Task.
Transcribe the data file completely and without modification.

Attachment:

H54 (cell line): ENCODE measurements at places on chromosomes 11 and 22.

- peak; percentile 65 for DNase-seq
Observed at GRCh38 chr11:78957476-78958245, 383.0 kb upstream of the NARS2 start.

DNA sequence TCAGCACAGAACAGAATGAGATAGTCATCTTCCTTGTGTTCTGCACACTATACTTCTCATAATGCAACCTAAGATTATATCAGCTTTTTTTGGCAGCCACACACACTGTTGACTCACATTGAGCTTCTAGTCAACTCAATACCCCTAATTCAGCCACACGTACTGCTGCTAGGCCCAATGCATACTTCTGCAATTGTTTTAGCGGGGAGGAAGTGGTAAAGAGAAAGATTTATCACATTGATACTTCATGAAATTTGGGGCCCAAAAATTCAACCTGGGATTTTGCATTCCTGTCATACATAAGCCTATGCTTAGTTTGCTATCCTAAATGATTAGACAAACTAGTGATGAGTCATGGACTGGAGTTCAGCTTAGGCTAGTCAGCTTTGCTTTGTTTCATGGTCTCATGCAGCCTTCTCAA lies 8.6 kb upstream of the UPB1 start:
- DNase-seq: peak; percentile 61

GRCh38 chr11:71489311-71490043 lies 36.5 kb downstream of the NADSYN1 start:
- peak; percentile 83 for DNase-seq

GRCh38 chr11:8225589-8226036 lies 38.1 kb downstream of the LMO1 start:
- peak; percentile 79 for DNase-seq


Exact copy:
H54 (cell line): ENCODE measurements at places on chromosomes 11 and 22.

- peak; percentile 65 for DNase-seq
Observed at GRCh38 chr11:78957476-78958245, 383.0 kb upstream of the NARS2 start.

DNA sequence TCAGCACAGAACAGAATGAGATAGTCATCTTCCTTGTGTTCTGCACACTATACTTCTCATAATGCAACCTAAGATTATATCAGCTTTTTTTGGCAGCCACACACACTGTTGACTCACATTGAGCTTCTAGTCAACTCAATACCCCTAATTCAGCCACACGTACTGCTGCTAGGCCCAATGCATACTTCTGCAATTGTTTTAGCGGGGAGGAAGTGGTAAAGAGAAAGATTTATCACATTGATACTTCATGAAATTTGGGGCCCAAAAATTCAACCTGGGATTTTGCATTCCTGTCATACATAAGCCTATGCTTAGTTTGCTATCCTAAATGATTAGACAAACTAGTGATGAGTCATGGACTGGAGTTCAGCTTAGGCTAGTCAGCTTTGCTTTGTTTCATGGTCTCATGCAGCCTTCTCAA lies 8.6 kb upstream of the UPB1 start:
- DNase-seq: peak; percentile 61

GRCh38 chr11:71489311-71490043 lies 36.5 kb downstream of the NADSYN1 start:
- peak; percentile 83 for DNase-seq

GRCh38 chr11:8225589-8226036 lies 38.1 kb downstream of the LMO1 start:
- peak; percentile 79 for DNase-seq